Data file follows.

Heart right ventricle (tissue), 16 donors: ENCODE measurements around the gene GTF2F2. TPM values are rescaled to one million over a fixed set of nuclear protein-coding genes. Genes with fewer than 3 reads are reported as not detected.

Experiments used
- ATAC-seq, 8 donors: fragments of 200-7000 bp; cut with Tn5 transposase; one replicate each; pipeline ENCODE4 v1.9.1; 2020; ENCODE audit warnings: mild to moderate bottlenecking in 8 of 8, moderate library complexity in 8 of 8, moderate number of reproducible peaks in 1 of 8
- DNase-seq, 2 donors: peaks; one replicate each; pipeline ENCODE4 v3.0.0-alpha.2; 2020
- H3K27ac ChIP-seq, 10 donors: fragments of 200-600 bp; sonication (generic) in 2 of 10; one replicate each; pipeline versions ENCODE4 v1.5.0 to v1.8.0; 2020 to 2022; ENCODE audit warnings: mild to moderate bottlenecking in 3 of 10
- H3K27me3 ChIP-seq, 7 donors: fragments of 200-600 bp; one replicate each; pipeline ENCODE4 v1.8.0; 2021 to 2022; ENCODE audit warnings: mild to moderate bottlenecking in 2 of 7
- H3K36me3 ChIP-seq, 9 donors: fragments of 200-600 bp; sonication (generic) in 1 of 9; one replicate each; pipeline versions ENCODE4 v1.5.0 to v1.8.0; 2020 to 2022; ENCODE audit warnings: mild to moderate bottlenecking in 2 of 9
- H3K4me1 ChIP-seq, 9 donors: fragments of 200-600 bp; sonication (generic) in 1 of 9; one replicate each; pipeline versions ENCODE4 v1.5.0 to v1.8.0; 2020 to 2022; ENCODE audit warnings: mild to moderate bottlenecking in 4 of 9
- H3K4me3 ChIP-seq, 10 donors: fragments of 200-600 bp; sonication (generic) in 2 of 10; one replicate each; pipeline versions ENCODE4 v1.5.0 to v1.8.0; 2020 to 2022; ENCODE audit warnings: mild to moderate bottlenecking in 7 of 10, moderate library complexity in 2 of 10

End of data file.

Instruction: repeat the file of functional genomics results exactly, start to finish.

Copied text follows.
Heart right ventricle (tissue), 16 donors: ENCODE measurements around the gene GTF2F2. TPM values are rescaled to one million over a fixed set of nuclear protein-coding genes. Genes with fewer than 3 reads are reported as not detected.

Experiments used
- ATAC-seq, 8 donors: fragments of 200-7000 bp; cut with Tn5 transposase; one replicate each; pipeline ENCODE4 v1.9.1; 2020; ENCODE audit warnings: mild to moderate bottlenecking in 8 of 8, moderate library complexity in 8 of 8, moderate number of reproducible peaks in 1 of 8
- DNase-seq, 2 donors: peaks; one replicate each; pipeline ENCODE4 v3.0.0-alpha.2; 2020
- H3K27ac ChIP-seq, 10 donors: fragments of 200-600 bp; sonication (generic) in 2 of 10; one replicate each; pipeline versions ENCODE4 v1.5.0 to v1.8.0; 2020 to 2022; ENCODE audit warnings: mild to moderate bottlenecking in 3 of 10
- H3K27me3 ChIP-seq, 7 donors: fragments of 200-600 bp; one replicate each; pipeline ENCODE4 v1.8.0; 2021 to 2022; ENCODE audit warnings: mild to moderate bottlenecking in 2 of 7
- H3K36me3 ChIP-seq, 9 donors: fragments of 200-600 bp; sonication (generic) in 1 of 9; one replicate each; pipeline versions ENCODE4 v1.5.0 to v1.8.0; 2020 to 2022; ENCODE audit warnings: mild to moderate bottlenecking in 2 of 9
- H3K4me1 ChIP-seq, 9 donors: fragments of 200-600 bp; sonication (generic) in 1 of 9; one replicate each; pipeline versions ENCODE4 v1.5.0 to v1.8.0; 2020 to 2022; ENCODE audit warnings: mild to moderate bottlenecking in 4 of 9
- H3K4me3 ChIP-seq, 10 donors: fragments of 200-600 bp; sonication (generic) in 2 of 10; one replicate each; pipeline versions ENCODE4 v1.5.0 to v1.8.0; 2020 to 2022; ENCODE audit warnings: mild to moderate bottlenecking in 7 of 10, moderate library complexity in 2 of 10